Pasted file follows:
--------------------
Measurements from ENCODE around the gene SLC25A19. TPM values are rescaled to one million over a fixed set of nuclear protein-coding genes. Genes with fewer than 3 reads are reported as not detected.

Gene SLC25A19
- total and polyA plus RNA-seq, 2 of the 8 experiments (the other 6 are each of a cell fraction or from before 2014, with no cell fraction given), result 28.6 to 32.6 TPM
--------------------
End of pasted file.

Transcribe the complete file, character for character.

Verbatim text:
Measurements from ENCODE around the gene SLC25A19. TPM values are rescaled to one million over a fixed set of nuclear protein-coding genes. Genes with fewer than 3 reads are reported as not detected.

Gene SLC25A19
- total and polyA plus RNA-seq, 2 of the 8 experiments (the other 6 are each of a cell fraction or from before 2014, with no cell fraction given), result 28.6 to 32.6 TPM